The Impact of Sustainability Reporting

The Impact of Sustainability Reporting

By: Juliette Gaussem

 

 

 

 

 

 

 

Making CSR Mandatory

Governments and regulators have a direct interest in sustainability reporting – it can help markets function more efficiently, and drive progress towards sustainable development goals. Sustainability reporting is relevant for governments, as it:

  • Helps them to understand what companies within their jurisdictions are doing with regard to their environmental and social impacts
  • Helps them to assess how companies are contributing to national sustainability efforts
  • Creates transparency
  • Creates dialogue between companies and other stakeholders, including governments
  • Makes it possible to hold companies accountable for the impacts of their activities

Sustainability reporting is therefore a vital first step for managing change towards a sustainable global economy, promoting transparency  and clear understanding of national sustainable development efforts.

Top 5 Success Factors of a Sustainability Framework

Only a decade ago, just a handful of companies reported their sustainability data. Today, there are over 5,000 companies that publish sustainability reporting. Among the world’s largest companies, producing a sustainability report is already standard practice: the majority of S&P-500 companies now report on their sustainability impacts; and this figure rises to 95% for the Fortune 250.

Sustainability reporting guidelines, such as the ones published by GRI, offer Reporting Principles, Standard Disclosures and an Implementation Manual for the preparation of sustainability reports by organizations, regardless of their size, sector or location. The Guidelines also offer an international reference for all those interested in the disclosure of governance approach and of the environmental, social, and economic performance and impacts of organisations. The Guidelines are useful in the preparation of any type of document which requires such disclosure.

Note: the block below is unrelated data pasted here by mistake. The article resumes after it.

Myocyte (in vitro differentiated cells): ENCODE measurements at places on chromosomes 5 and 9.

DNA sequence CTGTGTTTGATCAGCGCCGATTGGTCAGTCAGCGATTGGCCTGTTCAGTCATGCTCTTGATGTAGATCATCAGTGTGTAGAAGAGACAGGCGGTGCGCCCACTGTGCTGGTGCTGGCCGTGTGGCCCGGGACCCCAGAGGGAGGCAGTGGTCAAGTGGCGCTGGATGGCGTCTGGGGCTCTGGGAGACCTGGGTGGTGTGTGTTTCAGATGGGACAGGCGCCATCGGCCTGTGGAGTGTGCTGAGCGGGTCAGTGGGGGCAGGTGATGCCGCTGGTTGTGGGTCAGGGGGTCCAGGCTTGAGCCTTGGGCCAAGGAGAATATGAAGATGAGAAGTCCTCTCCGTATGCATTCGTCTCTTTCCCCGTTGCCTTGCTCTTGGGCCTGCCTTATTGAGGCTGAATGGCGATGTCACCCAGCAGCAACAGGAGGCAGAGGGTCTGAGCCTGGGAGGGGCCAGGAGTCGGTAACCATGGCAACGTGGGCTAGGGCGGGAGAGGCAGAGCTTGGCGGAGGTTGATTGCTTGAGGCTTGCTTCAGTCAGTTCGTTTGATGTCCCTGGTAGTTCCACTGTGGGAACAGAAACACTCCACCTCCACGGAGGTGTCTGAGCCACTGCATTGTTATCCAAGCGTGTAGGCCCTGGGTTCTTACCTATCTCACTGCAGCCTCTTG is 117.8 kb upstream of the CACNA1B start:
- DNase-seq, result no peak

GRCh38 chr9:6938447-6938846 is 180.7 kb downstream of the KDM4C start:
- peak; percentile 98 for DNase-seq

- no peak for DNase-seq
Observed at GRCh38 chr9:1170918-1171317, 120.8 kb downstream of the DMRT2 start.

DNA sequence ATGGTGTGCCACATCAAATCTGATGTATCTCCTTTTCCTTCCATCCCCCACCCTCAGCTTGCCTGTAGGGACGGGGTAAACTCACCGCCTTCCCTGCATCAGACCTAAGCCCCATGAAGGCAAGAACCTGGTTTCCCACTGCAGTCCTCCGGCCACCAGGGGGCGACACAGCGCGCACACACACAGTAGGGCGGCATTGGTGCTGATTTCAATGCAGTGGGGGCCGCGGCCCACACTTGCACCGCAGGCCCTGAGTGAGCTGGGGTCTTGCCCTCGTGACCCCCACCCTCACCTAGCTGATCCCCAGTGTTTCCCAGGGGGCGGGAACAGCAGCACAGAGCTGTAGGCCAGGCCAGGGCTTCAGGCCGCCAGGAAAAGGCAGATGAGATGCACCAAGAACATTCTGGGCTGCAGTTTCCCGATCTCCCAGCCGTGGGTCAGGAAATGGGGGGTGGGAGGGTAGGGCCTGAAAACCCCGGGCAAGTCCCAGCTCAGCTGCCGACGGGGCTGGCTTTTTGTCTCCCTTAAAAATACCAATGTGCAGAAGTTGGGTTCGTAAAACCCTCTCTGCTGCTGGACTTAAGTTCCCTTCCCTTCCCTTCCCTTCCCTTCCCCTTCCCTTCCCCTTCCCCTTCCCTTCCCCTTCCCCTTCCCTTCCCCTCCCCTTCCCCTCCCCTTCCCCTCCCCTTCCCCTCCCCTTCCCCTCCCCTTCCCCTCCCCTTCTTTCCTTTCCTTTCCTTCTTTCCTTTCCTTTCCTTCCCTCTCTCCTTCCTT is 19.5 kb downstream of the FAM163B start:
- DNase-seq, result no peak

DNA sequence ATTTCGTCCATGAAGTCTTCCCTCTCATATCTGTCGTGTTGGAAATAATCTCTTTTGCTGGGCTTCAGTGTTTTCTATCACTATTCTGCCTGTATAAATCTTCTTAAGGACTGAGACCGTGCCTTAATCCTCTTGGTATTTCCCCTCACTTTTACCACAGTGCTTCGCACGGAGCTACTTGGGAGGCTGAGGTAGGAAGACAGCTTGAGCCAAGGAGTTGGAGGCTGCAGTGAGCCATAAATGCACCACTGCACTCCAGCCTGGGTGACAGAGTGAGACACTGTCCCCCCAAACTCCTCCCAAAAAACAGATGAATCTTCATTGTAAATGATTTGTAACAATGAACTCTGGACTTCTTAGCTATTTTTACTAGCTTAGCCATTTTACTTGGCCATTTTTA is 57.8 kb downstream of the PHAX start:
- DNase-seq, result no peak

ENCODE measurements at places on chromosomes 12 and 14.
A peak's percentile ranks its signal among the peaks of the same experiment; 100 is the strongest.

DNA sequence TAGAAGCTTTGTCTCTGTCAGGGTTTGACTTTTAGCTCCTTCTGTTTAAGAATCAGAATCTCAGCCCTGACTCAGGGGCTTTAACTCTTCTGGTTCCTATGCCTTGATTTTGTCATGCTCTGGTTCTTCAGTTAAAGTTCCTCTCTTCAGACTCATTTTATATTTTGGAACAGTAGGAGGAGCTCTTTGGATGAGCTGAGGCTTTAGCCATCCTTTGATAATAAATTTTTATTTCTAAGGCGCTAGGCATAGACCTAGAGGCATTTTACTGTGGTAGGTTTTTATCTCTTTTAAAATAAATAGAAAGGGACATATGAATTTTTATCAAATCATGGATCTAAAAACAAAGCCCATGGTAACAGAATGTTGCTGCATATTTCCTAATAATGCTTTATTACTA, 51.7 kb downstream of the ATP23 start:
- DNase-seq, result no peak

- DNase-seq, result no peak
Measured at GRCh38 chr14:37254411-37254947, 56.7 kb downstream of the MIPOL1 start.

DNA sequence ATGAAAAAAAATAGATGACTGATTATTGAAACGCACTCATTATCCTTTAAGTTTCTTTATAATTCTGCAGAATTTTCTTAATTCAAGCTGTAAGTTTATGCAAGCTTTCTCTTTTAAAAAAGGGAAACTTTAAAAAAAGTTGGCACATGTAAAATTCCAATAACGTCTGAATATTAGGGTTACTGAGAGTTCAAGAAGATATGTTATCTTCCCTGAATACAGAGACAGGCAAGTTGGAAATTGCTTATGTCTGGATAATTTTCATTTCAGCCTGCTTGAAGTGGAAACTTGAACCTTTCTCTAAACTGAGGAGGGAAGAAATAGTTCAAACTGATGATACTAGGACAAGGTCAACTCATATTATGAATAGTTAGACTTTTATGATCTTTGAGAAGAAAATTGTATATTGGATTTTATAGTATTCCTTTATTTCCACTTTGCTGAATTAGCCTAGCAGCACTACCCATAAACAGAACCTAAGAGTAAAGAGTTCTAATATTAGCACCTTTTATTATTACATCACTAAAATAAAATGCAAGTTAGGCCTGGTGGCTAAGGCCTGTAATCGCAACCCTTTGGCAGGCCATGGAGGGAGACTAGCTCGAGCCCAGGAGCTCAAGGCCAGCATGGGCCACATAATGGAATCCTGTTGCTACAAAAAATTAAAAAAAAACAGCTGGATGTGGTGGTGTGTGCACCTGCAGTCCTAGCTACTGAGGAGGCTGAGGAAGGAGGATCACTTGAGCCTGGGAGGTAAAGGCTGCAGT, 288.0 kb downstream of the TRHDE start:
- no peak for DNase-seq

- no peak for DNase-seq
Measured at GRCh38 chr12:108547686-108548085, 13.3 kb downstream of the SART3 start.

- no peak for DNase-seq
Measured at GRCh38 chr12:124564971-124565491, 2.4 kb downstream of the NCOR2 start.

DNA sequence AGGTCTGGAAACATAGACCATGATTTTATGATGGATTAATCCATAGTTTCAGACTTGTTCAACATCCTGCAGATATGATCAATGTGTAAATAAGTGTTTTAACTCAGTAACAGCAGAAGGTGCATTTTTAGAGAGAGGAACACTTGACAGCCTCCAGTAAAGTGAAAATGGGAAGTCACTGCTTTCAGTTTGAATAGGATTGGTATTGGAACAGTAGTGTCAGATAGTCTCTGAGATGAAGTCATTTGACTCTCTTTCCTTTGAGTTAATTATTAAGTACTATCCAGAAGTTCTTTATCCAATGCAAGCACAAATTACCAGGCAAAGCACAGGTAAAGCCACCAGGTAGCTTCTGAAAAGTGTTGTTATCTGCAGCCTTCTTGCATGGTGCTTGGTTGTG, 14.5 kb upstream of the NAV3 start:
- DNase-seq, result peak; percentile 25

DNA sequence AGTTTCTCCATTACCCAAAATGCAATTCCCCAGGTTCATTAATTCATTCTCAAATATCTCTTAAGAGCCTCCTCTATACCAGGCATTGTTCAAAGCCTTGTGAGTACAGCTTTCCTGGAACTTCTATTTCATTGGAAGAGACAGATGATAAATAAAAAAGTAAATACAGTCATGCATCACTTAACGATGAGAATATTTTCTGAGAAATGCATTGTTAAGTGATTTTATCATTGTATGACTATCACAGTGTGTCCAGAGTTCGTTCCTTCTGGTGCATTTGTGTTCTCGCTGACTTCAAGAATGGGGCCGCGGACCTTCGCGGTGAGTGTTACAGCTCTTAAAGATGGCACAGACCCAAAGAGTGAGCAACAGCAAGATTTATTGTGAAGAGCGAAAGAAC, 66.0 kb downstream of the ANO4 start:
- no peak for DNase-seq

These guidelines are developed through a global multi-stakeholder process involving representatives from business, labour, civil society, and financial markets, as well as auditors and experts in various fields; and in close dialogue with regulators and governmental agencies in several countries.

Principles to Preparing Sustainability Report

  • Stakeholder Inclusiveness
  • Sustainability Context
  • Completeness
  • Materiality
  • Balance
  • Comparability
  • Timeliness
  • Accuracy
  • Clarity
  • Reliability

CSR Enhancing Business Performance

Until relatively recently, sustainability has not been high on the agendas of most large companies, but many of the world’s leading businesses now recognise that the companies that will thrive in the future are those that connect the dots between people, planet, and profit.

​For companies that have truly put sustainability at the heart of their business models, the benefits are many and obvious. These include increased trust among customers, brand enhancement, more resilient supply chains, happier and more effective employees, and improved relationships with stakeholders…the list is long and compelling.

As the business case for sustainability grows, the value of sustainability reporting becomes increasingly recognised. Being transparent and reporting helps companies to set goals, measure performance, and operate as efficiently and profitably as possible. By engaging with sustainability reporting as a standard practice, businesses can gain a three-dimensional view of profit and value. After all, if money is what makes the world go round, it’s in everyone’s interest for the economic bottom-line to be a sustainable one.

Author

Juliette Gaussem is the Senior Coordinator and Corporate & Stakeholder Relations at Global Reporting Initiative (GRI). GRI promotes the use of sustainability reporting as a way for organisations to become more sustainable and contribute to sustainable development.​ A sustainable global economy should combine long term profitability with ethical behaviour, social justice, and environmental care. This means that when companies and organisations consider sustainability – and integrate it into their operations – they must consider four key areas of their performance and impacts: economic, environmental, social, and governance.

GRI’s Sustainability Reporting Framework is a reporting system that enables all companies and organisations to measure, understand, and communicate this information. The organisation’s mission is to make sustainability reporting standard practice; one which helps to promote and manage change towards a sustainable global economy.  This aims to achieve a sustainable global economy where organisations manage their economic, environmental, social, and governance performance and impacts responsibly as well as report transparently. In addition, we aim to make sustainability reporting standard practice by providing guidance and support to organisations.